March 27, 2020 8:42:47 pm
As India shut down for Janata Curfew last Sunday, Sagar Ambadas Avhad sent a message to the houses in his society: “Can we make two rotis extra for those who do not have food?” One hundred families responded with food packets. As a result, a number of beggars, labourers and homeless people had their first meal in days.
News of the initiative has spread online and Avhad, who works as a correspondent with a regional television channel, and his companions have started collecting food from 350 families for distributing among the hungry on the road and slums. It is a routine that they intend to continue throughout the 21-day lockdown.
Karishma Dabrai, a home chef, is worried about her elderly relatives in Mumbai so she is doing the next best thing — cooking for senior citizens here. With her husband helping her, she packs and delivers roti, rice, sabji and salad with mild oil and spices to two seniors who have recently been operated upon. She is open for orders from ill and senior people only, each meal priced at Rs 150.
Her new project is to deliver food, for free, to watchmen and others who are hungry on the streets. “I wear gloves and masks because everybody has to be careful in the time of COVID-19,” she says.
Pune is reaching out to the underprivileged as the lockdown, which was preceded by the Janata Curfew as well as the restrictions imposed by the state government, leaves thousands without work, home and food.
Fardeen Shaikh and his fellow students are making nearly 300 packets of food and “offering everybody who is out on the streets”. Their main centre of activity is the Pune railway station, where they have met people who are stuck in transit.
“These were groups which were returning home from Goa and found themselves stranded at Pune station. They were not poor and had money, but no restaurants were open. They were grateful for the food,” says Shaikh.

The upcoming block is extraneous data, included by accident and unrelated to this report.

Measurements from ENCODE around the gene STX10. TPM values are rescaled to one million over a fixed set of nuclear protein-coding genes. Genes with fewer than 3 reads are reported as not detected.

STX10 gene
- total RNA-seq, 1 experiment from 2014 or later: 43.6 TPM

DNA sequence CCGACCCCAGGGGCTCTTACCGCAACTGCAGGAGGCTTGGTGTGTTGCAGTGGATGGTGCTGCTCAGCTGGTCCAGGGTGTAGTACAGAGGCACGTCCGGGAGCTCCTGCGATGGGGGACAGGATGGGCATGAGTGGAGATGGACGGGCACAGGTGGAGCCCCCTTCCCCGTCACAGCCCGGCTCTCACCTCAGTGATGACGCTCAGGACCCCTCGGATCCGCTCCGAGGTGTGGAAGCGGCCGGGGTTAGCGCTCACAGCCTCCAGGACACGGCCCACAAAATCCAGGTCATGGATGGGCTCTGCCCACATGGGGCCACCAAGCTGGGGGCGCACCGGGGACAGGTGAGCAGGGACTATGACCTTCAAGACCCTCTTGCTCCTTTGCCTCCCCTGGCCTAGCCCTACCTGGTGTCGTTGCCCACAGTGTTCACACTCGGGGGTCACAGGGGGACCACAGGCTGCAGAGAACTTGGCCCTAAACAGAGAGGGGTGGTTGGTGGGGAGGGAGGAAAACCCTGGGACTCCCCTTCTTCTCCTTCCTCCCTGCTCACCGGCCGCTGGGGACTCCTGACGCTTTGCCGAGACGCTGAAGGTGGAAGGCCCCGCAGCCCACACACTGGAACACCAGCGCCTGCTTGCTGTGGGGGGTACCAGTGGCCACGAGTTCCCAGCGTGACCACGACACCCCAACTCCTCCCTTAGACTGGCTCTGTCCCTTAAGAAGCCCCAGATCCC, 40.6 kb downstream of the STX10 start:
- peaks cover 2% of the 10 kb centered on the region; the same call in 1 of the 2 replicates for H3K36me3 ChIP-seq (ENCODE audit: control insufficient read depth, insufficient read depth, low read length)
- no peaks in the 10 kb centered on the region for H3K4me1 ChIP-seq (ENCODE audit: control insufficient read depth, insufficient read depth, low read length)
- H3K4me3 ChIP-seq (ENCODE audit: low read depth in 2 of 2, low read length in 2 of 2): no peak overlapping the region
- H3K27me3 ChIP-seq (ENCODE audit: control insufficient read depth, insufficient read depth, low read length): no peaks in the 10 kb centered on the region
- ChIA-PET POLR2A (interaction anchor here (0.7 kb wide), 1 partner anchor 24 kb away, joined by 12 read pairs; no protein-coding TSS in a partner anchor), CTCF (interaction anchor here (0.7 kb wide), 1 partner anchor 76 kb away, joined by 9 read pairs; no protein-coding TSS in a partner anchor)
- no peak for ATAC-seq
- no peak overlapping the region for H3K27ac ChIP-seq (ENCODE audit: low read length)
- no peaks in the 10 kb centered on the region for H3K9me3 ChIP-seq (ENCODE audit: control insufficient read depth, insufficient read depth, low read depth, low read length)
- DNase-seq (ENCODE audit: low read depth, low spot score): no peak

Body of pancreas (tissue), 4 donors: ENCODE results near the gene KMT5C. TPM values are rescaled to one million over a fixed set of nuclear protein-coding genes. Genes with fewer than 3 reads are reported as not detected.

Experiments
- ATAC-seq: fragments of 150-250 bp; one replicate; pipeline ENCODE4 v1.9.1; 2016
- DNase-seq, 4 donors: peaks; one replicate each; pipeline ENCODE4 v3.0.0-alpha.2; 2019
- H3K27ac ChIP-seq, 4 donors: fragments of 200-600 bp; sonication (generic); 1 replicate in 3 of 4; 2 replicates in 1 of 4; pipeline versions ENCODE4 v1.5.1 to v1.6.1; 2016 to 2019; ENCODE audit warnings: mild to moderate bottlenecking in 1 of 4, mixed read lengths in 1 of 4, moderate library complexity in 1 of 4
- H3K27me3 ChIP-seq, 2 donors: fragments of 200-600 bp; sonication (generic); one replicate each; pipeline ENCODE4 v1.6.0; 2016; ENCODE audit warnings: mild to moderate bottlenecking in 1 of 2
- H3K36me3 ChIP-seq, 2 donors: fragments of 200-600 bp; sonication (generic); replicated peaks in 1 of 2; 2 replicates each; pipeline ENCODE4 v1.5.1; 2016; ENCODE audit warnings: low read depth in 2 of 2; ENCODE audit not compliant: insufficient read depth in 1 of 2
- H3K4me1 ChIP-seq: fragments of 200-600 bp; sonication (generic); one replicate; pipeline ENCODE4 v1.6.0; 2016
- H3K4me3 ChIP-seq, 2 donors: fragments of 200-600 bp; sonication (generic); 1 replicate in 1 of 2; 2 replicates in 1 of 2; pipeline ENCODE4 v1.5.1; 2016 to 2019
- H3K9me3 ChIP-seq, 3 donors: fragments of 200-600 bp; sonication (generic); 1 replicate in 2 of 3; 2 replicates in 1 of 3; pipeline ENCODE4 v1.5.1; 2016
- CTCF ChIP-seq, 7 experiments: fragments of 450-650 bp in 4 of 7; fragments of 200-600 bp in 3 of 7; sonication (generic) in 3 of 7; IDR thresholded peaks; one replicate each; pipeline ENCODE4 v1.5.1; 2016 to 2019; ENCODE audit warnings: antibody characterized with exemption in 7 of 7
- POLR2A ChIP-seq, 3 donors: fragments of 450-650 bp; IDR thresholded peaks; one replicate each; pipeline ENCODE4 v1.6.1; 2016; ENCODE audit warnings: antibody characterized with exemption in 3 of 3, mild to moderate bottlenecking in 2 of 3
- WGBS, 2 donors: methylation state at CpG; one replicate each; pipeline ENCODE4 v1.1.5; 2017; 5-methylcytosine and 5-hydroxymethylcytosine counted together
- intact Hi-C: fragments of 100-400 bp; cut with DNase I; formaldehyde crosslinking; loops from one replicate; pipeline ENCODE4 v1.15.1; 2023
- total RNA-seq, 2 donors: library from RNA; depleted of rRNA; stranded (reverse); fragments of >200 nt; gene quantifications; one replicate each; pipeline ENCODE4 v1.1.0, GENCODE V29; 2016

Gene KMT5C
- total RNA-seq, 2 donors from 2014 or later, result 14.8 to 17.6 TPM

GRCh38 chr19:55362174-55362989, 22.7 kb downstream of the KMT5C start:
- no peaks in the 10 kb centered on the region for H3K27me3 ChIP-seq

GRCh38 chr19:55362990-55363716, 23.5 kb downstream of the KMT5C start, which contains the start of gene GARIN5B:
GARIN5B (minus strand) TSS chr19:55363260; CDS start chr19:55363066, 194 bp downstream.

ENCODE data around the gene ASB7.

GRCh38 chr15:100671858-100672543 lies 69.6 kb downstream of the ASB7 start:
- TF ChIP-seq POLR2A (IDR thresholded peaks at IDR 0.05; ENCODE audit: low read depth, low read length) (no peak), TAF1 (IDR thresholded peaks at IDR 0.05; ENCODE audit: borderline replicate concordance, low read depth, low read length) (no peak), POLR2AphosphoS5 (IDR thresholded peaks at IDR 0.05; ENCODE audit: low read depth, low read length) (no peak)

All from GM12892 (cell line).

The group also distributes food in Camp and parts of the main city. “We have come across policemen who were patrolling the city in vans and bikes, and were hungry. We told them that the food was cooked in our hotel and packed hygienically, and they accepted it,” says Shaikh, urging people to contact them if they see a hungry person in their neighbourhood. “If you know any person in need, please let us know,” he says.
The groups are open to help from people of Pune, either financially or in the form of food and water bottles.
Aniket Prabhu of the Thergaon Social Foundation says that the number of Pune residents contacting them has been increasing. “What we have seen is that people want to help. Our organisation does not accept money but contributions can be made in the form of food items or ingredients such as oil and vegetables,” he says.
On Friday, he visited labour colonies, the homes of differently-abled people and students with 52 lunch packets and, in the evening, with 63 dinners.
📣 The Indian Express is now on Telegram. Click here to join our channel (@indianexpress) and stay updated with the latest headlines
- The Indian Express website has been rated GREEN for its credibility and trustworthiness by Newsguard, a global service that rates news sources for their journalistic standards.